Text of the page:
The Future of Gaming—In My Pocket
The Internet gaming service OnLive now has a tiny console that lets you play video games anywhere.
I think these concerns are valid in theory, but in practice, for OnLive, they're a little overblown. For one thing, OnLive has wisely dropped the $5-a-month access fee. It is true that in getting a game over the Internet, you are sacrificing some rights you held over physical media—you can't sell OnLive games after you're done with them, for example, and you can't loan them to a friend. But OnLive offers a few advantages too. For one thing, title for title, OnLive games tend to be cheaper than their counterparts on traditional consoles. (For instance, the Wii, Xbox 360, and PS3 versions of Shaun White Skateboard sell for around $50, while the OnLive full pass sells for $30.) Plus, the OnLive game is cross-platform—it works on Windows, Macs, and the MicroConsole. Starting next year, the company will begin offering OnLive in select TVs.
I asked Steve Perlman, OnLive's founder, about the fears that games will "expire" after three years. He dismissed them: "It's my goal that 10 years from now you'll be able to play every game that we had at launch," Perlman said. But his lawyers won't let him officially say that. Over the next 10 years, the tech world will change radically—servers, network equipment, displays, game development, and all the other ingredients will continue to advance, so it's impossible to promise anything. (No game platform is future-proof; you can buy a mint-condition Super Nintendo on eBay, but good luck connecting it to your HDTV.)
The other worry about OnLive is whether it can scale. If it really does offer many advantages over traditional gaming, and millions of people flock to it, will it be able to handle that demand? Perlman says the service has seen a huge rise in interest since it launched last year and hasn't suffered any major outages. He also argues that cloud gaming is inherently more efficient than console gaming. Depending on which games people are playing at any particular moment, OnLive can dedicate each server in its data center to several players at once; this means that it can operate more cheaply than console manufacturers, who often subsidize the cost of their hardware in order to gain market share.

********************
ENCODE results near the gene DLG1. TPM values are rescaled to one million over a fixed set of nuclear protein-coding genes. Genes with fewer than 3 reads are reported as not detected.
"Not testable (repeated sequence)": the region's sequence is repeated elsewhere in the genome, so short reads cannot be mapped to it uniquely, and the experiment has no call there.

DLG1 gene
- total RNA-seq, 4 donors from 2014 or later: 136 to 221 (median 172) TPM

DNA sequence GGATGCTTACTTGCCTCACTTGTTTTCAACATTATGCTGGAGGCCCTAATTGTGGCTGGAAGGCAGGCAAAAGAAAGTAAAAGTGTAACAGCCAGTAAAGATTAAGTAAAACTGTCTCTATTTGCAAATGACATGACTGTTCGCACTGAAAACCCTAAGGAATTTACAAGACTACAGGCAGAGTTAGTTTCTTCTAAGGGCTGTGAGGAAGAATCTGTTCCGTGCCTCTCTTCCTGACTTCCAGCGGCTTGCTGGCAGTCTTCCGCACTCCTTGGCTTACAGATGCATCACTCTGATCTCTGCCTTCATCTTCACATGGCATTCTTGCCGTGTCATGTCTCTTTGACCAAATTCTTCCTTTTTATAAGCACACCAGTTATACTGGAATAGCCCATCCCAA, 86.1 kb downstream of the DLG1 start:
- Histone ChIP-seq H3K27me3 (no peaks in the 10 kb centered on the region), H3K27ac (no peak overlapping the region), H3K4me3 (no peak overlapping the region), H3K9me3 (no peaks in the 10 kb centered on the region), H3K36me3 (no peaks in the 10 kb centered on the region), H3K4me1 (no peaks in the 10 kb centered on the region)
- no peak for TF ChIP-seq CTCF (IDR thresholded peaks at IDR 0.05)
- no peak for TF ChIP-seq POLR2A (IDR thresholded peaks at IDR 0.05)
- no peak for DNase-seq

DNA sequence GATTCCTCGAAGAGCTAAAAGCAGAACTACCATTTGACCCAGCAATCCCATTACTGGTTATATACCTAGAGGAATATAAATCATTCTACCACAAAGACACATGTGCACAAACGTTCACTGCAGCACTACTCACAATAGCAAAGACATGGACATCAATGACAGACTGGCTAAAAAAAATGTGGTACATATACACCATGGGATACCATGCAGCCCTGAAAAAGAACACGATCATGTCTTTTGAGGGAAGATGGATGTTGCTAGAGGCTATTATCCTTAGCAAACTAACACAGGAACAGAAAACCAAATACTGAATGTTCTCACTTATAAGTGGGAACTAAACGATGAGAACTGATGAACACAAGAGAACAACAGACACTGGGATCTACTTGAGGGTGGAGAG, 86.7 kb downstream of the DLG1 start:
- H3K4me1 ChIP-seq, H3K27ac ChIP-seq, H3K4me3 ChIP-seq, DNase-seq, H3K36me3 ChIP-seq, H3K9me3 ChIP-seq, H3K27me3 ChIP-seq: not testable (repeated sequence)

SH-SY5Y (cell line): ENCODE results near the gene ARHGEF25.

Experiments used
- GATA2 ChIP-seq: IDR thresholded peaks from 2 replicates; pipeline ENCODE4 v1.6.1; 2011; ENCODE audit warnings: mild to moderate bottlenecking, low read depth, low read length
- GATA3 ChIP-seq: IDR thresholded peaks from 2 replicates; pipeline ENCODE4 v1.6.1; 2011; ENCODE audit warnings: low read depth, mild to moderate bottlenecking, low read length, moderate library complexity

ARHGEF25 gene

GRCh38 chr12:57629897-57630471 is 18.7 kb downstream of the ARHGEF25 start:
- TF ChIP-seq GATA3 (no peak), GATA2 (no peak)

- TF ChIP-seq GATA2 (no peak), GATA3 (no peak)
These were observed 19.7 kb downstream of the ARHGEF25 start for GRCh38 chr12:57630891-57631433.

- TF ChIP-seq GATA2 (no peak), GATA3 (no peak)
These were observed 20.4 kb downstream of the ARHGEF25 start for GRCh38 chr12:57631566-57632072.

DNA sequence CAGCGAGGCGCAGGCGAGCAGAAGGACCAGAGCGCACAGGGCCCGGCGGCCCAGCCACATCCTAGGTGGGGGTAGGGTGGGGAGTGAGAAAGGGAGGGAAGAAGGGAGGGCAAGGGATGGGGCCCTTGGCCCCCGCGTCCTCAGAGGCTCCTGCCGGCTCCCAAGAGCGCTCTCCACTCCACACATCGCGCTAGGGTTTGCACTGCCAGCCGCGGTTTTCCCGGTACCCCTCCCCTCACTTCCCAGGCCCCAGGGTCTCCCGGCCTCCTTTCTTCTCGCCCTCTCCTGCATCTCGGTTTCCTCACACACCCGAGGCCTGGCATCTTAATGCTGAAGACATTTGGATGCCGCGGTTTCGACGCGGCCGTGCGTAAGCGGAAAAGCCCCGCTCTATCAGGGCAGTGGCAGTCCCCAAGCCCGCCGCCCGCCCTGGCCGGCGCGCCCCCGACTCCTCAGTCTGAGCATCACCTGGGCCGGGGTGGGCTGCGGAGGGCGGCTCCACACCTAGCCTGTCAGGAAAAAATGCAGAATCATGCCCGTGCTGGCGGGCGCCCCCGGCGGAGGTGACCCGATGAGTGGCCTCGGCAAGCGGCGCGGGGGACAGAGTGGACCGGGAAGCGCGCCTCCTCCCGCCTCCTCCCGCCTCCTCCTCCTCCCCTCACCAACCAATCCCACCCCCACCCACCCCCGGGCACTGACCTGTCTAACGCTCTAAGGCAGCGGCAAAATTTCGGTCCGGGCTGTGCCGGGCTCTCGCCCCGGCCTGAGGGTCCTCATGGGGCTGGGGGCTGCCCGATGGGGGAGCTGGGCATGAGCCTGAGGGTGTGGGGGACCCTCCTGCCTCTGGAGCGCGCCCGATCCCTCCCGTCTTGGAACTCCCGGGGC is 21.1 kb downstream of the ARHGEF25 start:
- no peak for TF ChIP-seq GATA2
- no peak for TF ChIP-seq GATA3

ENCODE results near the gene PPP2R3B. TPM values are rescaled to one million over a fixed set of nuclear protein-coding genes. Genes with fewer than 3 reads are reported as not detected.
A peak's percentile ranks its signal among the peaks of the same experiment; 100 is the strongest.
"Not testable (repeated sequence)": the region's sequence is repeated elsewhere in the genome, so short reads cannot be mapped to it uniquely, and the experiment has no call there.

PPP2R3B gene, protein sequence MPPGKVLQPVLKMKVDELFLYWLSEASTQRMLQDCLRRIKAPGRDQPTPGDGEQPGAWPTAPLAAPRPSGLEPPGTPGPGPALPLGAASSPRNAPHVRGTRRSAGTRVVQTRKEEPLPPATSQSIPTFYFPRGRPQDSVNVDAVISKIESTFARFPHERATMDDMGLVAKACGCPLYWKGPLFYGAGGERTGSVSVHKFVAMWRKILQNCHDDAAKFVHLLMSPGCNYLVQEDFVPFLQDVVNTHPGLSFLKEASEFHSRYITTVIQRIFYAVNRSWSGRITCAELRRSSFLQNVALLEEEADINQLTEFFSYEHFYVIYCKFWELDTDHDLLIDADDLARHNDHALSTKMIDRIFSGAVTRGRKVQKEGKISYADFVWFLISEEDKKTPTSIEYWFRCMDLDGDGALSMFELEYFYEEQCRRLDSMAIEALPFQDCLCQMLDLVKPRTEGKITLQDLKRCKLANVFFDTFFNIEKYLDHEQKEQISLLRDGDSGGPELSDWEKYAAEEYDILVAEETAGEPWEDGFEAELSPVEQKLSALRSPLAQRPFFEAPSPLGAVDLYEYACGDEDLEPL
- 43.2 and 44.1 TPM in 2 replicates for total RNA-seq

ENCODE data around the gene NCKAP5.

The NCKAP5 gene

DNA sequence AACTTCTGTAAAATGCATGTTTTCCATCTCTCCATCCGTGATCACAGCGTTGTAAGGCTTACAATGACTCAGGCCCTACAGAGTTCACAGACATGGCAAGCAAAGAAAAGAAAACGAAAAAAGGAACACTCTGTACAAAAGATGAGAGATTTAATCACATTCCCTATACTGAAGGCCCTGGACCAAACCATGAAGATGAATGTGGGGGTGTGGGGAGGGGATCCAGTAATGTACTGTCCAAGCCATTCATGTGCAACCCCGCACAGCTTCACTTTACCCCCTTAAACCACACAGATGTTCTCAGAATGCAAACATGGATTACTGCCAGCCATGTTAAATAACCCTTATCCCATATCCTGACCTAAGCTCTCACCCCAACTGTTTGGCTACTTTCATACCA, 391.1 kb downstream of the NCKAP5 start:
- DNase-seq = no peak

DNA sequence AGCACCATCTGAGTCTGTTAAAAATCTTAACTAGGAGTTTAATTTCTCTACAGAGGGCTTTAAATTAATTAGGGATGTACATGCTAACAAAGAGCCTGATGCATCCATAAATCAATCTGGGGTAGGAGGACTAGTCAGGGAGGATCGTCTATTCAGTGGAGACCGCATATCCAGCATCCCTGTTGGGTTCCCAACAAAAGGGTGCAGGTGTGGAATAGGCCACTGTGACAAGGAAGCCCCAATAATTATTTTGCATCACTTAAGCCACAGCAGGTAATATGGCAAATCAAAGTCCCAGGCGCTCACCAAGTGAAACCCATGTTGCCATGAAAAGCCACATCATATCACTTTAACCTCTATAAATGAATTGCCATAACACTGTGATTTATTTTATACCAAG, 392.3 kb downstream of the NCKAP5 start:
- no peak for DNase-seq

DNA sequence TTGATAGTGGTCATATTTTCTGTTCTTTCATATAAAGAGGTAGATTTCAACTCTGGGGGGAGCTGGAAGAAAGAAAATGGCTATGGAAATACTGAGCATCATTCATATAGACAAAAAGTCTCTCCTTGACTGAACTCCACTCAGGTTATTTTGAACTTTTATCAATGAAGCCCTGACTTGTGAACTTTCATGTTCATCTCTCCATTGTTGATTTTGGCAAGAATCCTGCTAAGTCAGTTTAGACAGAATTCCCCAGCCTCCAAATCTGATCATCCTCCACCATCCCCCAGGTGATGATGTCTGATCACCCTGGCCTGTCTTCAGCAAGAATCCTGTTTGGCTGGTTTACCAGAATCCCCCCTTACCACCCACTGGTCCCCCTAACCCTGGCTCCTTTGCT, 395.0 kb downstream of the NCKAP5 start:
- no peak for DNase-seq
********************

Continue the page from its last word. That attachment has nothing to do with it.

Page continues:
There are other potential complications. Not everyone is very optimistic about the future of the American broadband market. What if people don't get super-fast connections, or what if more and more providers impose broadband caps? Earlier this month I worried that Netflix's streaming service might destroy the Internet. If it gets popular enough, could OnLive wreak havoc, too?
Nobody knows, but if that happens then you've got a lot more than OnLive to worry about. For now, there was only one thing I found annoying about OnLive's new console—it doesn't include a Wi-Fi chip, which means that if you don't have an Ethernet cable that can reach your TV, you've got to buy a wireless bridge—a small device that harnesses your wireless signal into a wired port. (You can get one for about $50.) Perlman says that a future version will carry Wi-Fi, but that the company wants to make sure the system is running well on wired Internet before it branches out into wireless. This sounds reasonable, but I worry that having to add a bridge will turn too many people away from what is otherwise the most convenient and flexible video game system on the market today.
Farhad Manjoo is Slate's technology columnist and the author of True Enough: Learning To Live in a Post-Fact Society. You can email him at firstname.lastname@example.org and follow him on Twitter.
Product shot from Onlive.com.